This study also included feedback from experienced chefs regarding their habits related to hollandaise sauce preparation.
That’s all very good. But how do you make the perfect Hollandaise sauce?
Traditionally, butter sauces have been hand-made in a saucepan or over a bain-marie. Today, the normal kitchen tool is a balloon whisk, where the number of wires and beating rate influences the oil droplet size in the emulsion, in addition to the degree of air incorporation.
The emulsion is created by mechanical mixing, which breaks the oil phase down into small oil droplets incorporated in the continuous phase. The size of the droplets depends on various factors, including the amount of air and fat. How big or large the drops are ultimately affects how smooth or runny the sauce will turn out.
However, hand-made sauces represent too much variations for research purposes. For the purpose of this study, the hollandaise sauces were standardised using an induction stand Kenwood food mixer.
As the use of such a kitchen apparatus results in more vigorous beating of the emulsions than what would otherwise be normal when making butter sauces by hand, trained chefs were involved in the sauce development phase of the experiment, to ensure the model sauces resemble professional hand-made sauce.
Original recipes by Carême and Escoffier both call for the addition of water during sauce preparation. In normal culinary emulsions, the oil droplets vary in size and the requirements to water phase percentage is lower than in an ideal emulsion. So, it is in fact possible to use as little as 5% water in an emulsion, although the resulting sauce will be unstable and very likely to separate due to water evaporation. Enough water was then added to yield a stable emulsion from the start of the procedures.
Yes, yes!! But how do you make the perfect Hollandaise sauce?
Without further ado…
The Perfect Recipe for the Hollandaise Sauce
Of all five methods investigated, today’s culinary professionals seek hollandaise sauce properties that are best represented by the Sabayon WB procedure. It’s now been scientifically proven!
The total preparation takes 7 minutes: The optimum result is achieved with an approximate number of 57,300 whisk turns. The temperature in the finished sauce is 57 °C.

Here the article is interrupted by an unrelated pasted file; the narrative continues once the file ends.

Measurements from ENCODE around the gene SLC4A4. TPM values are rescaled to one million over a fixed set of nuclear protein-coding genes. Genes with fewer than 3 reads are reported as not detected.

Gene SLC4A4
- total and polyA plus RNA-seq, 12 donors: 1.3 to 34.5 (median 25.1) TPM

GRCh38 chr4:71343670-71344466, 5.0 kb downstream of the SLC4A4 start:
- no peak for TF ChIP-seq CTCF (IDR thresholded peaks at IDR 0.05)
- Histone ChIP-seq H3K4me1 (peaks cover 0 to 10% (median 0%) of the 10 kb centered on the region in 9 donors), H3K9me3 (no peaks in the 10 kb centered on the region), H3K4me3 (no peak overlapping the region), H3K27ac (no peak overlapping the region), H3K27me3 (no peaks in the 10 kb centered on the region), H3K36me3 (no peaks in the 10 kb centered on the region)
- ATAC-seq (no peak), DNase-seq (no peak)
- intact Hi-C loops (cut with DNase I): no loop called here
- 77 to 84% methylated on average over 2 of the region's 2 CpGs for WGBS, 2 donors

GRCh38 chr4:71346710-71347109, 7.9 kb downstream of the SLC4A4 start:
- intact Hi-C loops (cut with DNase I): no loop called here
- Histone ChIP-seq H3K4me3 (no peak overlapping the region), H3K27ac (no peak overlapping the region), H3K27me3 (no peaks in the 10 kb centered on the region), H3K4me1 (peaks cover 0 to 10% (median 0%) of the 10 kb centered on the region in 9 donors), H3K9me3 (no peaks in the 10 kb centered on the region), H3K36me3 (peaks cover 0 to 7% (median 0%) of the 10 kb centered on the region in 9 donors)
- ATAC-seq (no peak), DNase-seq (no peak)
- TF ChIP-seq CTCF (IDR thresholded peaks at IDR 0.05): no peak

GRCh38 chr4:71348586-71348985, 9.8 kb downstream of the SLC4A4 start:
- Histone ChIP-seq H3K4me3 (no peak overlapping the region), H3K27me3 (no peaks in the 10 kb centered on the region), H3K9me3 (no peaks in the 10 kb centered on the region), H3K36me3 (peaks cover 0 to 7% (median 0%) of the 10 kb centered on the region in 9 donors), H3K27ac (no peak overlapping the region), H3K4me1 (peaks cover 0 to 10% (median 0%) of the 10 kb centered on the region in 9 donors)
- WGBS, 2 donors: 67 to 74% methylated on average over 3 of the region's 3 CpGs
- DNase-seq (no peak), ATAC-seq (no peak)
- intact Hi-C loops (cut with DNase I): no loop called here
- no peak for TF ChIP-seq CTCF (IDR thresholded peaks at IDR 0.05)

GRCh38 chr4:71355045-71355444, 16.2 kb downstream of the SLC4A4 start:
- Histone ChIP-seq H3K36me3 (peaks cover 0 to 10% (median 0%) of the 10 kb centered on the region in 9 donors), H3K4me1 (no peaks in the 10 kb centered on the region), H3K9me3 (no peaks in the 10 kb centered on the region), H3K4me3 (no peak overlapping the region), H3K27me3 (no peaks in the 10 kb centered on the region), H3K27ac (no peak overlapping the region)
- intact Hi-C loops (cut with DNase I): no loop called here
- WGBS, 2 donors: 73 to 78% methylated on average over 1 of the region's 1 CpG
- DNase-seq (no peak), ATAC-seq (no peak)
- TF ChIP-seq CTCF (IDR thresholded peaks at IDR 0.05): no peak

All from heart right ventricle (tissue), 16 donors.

Scientifically Perfect Hollandaise Sauce
Put 130 g of egg yolks in a bowl and whisk with a “balloon whisk” at speed 4.
Add 120 g of wine reduction.
Set the temperature to 80 °C.
Bring the sabayon to a temperature of 66-67 °C. (It takes about 1 minute.)
Reduce the whisk speed to 2.
Add 580 g of warm butter (65 °C)
Add 20 g of lemon juice and 6 g of salt to the sauce. Stir for a further minute.
Finally, pass the finished sauce through a sieve to a new bowl.
The total preparation takes 7 minutes:
The optimum result is achieved with an approximate number of 57,300 whisk turns. The temperature in the finished sauce is 57 °C.
No-one really knows when or where hollandaise sauces originated, but Rognså et al. concluded that tastes have changed over the years, with modern chefs now preferring “airy” sauces.
After testing the sauces with confocal laser scanning microscopy (I kid you not!), the researchers put Sabayon WB first, because it is the most “airy”, with the foam structure “more or less conserved in the butter sauce”.
The stability of the foam, they believe, is “probably caused by the coagulation of egg-yolk proteins, which stabilises the air bubbles”. The sauces were also rated by a special panel, which judged the sauces on the basis of their odour, appearance, flavour and texture, including “smoothness”, “creaminess”, “melt-ability”, “fattiness” and “mouth-coating”.
And there you have it.
It’s early morning. It’s been a hectic night here in Scotland, and I could use some calories. I’ll be foraging in my fridge for eggs and… Well… What better hangover cure for the morning-after the Scottish referendum?!